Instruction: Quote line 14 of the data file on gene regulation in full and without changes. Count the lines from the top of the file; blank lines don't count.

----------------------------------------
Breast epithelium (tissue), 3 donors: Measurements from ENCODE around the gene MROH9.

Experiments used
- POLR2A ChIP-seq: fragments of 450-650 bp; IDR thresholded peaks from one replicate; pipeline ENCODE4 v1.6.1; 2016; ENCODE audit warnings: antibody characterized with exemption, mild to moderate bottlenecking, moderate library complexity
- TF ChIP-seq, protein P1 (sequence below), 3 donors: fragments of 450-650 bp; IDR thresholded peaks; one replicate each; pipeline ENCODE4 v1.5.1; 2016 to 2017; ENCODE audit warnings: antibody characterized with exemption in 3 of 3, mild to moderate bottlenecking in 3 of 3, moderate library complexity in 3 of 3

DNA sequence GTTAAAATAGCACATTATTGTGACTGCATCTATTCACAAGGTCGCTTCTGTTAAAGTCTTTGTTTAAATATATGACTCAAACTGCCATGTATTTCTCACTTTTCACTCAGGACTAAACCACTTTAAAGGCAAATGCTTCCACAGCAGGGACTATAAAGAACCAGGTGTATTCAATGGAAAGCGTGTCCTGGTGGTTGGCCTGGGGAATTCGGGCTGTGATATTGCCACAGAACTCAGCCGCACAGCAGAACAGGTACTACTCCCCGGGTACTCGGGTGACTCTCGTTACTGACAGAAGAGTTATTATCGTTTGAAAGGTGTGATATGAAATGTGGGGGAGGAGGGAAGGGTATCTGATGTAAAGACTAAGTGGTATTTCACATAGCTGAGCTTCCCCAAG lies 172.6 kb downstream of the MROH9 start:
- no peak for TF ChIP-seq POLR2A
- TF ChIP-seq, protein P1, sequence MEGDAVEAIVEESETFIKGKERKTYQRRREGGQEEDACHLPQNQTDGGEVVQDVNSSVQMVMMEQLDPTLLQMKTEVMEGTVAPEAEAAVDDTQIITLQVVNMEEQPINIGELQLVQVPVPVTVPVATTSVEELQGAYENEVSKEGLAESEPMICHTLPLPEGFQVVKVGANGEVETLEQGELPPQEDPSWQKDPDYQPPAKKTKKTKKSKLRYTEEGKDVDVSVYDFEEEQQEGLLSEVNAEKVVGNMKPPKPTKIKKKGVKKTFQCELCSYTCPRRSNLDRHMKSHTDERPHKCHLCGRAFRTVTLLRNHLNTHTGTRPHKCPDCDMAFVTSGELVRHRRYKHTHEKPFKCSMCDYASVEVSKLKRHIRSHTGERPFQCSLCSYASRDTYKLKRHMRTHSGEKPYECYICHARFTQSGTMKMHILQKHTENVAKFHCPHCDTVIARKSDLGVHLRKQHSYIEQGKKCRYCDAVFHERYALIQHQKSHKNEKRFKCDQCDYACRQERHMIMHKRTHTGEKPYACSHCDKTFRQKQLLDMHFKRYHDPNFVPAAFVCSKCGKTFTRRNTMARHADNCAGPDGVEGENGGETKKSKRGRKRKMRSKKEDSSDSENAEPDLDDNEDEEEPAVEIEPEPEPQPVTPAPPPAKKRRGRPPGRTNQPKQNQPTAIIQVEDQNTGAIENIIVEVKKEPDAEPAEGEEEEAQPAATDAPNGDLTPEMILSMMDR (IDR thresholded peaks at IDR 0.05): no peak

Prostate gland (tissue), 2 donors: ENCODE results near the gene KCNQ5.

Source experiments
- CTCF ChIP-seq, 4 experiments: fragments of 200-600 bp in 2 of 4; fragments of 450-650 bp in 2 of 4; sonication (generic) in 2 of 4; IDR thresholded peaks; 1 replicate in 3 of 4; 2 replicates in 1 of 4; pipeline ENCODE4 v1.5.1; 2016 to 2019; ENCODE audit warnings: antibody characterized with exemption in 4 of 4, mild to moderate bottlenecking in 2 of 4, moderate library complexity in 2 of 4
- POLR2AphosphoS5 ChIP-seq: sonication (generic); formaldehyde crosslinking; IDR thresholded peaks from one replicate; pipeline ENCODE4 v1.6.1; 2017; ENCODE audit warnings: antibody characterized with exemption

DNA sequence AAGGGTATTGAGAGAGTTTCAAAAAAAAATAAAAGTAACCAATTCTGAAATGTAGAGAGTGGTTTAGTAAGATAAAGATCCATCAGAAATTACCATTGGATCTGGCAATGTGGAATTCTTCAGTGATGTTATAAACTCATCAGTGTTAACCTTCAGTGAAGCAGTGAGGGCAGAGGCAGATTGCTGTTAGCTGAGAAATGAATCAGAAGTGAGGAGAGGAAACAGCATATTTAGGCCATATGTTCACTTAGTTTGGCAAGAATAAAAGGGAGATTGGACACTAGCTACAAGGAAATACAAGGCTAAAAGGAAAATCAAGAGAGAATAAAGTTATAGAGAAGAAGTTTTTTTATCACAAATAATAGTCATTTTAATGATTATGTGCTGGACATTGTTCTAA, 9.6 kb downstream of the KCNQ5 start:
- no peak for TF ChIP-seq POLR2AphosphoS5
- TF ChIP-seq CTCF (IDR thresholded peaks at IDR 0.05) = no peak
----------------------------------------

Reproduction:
- TF ChIP-seq CTCF (IDR thresholded peaks at IDR 0.05) = no peak